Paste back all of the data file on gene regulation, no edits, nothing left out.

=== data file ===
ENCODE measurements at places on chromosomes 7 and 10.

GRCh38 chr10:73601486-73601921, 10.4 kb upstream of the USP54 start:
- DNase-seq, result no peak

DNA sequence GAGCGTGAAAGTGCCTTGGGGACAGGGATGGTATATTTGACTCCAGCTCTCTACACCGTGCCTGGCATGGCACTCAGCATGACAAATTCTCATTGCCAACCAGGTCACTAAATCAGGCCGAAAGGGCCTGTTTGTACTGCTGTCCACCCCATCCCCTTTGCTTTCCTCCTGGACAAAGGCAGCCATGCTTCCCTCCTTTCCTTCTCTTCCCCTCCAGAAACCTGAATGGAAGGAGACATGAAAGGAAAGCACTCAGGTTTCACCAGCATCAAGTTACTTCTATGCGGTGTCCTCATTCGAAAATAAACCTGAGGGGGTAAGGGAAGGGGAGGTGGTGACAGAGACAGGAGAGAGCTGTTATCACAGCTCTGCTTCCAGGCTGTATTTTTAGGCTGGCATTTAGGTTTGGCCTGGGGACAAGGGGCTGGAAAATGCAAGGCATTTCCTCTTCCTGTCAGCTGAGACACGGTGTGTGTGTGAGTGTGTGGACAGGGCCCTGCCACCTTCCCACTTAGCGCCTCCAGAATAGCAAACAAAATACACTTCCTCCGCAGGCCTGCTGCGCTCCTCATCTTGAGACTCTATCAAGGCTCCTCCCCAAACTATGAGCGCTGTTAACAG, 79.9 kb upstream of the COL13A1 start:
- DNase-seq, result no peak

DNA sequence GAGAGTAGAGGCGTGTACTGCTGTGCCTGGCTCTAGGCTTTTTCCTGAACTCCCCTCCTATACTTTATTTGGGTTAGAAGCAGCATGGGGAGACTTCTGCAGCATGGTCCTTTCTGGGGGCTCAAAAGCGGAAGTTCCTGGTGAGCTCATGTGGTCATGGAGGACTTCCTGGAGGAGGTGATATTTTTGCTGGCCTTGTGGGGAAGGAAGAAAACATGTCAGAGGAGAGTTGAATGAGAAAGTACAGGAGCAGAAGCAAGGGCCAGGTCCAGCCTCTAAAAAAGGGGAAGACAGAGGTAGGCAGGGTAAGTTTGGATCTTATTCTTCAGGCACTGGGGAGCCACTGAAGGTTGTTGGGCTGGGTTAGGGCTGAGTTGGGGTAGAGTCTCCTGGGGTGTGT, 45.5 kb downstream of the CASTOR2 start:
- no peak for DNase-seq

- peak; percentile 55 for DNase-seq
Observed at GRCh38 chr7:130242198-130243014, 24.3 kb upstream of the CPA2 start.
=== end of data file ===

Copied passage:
ENCODE measurements at places on chromosomes 7 and 10.

GRCh38 chr10:73601486-73601921, 10.4 kb upstream of the USP54 start:
- DNase-seq, result no peak

DNA sequence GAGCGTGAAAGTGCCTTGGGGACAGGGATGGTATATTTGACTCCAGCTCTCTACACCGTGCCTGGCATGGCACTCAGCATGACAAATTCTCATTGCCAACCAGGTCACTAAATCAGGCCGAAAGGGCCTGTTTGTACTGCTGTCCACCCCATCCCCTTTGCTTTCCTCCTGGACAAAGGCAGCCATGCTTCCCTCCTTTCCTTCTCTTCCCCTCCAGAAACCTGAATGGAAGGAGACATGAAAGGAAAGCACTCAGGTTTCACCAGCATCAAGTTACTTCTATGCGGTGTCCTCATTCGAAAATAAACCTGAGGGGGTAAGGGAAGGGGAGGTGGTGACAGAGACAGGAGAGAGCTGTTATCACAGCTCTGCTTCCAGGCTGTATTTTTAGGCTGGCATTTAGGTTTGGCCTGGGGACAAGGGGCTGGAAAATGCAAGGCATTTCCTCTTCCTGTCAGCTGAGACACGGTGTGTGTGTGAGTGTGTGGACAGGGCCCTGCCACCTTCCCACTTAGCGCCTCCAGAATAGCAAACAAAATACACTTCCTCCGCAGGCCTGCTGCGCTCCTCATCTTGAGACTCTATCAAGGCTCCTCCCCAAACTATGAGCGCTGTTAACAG, 79.9 kb upstream of the COL13A1 start:
- DNase-seq, result no peak

DNA sequence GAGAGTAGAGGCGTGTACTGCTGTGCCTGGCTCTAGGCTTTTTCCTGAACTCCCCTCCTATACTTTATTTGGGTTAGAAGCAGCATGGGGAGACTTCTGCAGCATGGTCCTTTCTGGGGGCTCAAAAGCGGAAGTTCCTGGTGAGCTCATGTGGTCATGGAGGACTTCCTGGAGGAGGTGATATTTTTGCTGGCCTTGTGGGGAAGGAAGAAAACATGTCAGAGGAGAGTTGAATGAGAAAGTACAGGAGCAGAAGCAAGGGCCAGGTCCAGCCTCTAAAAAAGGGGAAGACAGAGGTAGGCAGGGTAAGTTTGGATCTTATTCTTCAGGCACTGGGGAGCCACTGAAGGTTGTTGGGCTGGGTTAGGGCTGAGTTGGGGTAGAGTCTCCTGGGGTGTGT, 45.5 kb downstream of the CASTOR2 start:
- no peak for DNase-seq

- peak; percentile 55 for DNase-seq
Observed at GRCh38 chr7:130242198-130243014, 24.3 kb upstream of the CPA2 start.